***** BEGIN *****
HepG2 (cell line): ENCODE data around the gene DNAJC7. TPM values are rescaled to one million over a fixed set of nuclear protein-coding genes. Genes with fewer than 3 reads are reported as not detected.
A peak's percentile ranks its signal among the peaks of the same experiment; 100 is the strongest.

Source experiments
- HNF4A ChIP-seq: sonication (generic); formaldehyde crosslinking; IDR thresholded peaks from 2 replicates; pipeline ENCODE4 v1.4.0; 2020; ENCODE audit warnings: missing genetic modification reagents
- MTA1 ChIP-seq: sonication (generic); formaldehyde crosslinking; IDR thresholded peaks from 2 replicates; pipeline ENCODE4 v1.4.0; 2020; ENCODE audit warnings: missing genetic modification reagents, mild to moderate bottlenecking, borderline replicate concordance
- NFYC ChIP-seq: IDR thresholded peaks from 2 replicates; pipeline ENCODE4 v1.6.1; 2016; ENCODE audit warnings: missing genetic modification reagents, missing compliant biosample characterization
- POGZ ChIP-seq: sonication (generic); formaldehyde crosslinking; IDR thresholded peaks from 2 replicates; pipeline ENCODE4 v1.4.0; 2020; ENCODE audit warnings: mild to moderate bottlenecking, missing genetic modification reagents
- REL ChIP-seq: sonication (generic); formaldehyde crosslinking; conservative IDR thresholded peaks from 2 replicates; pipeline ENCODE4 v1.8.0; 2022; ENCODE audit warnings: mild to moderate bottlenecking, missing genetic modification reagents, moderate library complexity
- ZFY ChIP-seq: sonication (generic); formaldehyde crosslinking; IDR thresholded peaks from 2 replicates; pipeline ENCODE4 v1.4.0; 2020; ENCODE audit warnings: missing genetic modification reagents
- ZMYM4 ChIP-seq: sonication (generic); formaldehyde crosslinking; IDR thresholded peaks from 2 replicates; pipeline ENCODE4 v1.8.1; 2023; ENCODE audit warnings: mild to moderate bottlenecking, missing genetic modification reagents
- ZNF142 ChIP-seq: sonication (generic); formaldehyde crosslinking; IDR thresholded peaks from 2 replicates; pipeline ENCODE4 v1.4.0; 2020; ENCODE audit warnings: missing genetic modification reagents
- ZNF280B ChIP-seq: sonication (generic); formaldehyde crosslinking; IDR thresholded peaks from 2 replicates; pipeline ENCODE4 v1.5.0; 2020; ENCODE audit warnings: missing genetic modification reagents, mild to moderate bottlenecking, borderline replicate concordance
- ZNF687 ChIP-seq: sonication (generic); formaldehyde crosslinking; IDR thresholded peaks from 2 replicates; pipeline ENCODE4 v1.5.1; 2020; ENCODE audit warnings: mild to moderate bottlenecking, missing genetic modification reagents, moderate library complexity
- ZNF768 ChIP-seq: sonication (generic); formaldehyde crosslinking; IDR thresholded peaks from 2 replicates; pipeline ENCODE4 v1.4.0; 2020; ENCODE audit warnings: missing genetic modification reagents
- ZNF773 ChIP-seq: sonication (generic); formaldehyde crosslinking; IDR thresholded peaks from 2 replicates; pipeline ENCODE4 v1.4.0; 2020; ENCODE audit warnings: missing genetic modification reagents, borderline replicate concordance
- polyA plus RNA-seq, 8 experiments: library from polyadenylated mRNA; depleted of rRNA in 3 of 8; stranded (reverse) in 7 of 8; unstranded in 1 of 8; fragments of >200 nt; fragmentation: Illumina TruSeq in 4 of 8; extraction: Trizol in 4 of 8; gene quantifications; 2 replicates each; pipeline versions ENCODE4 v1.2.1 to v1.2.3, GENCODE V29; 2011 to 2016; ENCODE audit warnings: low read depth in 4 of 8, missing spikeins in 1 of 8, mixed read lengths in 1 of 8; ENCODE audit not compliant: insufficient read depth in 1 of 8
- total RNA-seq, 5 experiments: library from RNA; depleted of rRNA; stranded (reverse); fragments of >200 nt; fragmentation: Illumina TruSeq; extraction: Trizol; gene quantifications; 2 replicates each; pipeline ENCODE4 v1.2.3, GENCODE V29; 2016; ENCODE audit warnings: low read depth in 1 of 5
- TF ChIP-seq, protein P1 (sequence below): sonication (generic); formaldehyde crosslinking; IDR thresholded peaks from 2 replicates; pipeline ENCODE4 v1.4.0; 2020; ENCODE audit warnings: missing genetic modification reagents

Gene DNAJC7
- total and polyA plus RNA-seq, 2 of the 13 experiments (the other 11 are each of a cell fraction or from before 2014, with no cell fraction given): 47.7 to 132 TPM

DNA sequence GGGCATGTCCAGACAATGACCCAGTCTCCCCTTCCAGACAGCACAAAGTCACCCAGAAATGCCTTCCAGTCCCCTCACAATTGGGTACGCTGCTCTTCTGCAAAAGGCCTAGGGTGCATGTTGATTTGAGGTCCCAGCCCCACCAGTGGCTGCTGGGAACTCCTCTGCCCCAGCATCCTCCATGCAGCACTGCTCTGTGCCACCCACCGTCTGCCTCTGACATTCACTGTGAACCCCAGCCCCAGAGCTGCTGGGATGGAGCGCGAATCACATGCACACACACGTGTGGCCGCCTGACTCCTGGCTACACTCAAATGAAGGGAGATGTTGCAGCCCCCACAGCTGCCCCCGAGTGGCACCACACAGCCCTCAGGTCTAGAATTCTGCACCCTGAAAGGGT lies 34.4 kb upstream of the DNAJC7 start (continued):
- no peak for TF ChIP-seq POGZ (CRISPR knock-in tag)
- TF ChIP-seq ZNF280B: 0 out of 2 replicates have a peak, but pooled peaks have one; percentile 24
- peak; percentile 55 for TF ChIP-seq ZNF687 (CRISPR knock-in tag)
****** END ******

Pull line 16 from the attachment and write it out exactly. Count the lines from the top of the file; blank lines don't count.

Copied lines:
- polyA plus RNA-seq, 8 experiments: library from polyadenylated mRNA; depleted of rRNA in 3 of 8; stranded (reverse) in 7 of 8; unstranded in 1 of 8; fragments of >200 nt; fragmentation: Illumina TruSeq in 4 of 8; extraction: Trizol in 4 of 8; gene quantifications; 2 replicates each; pipeline versions ENCODE4 v1.2.1 to v1.2.3, GENCODE V29; 2011 to 2016; ENCODE audit warnings: low read depth in 4 of 8, missing spikeins in 1 of 8, mixed read lengths in 1 of 8; ENCODE audit not compliant: insufficient read depth in 1 of 8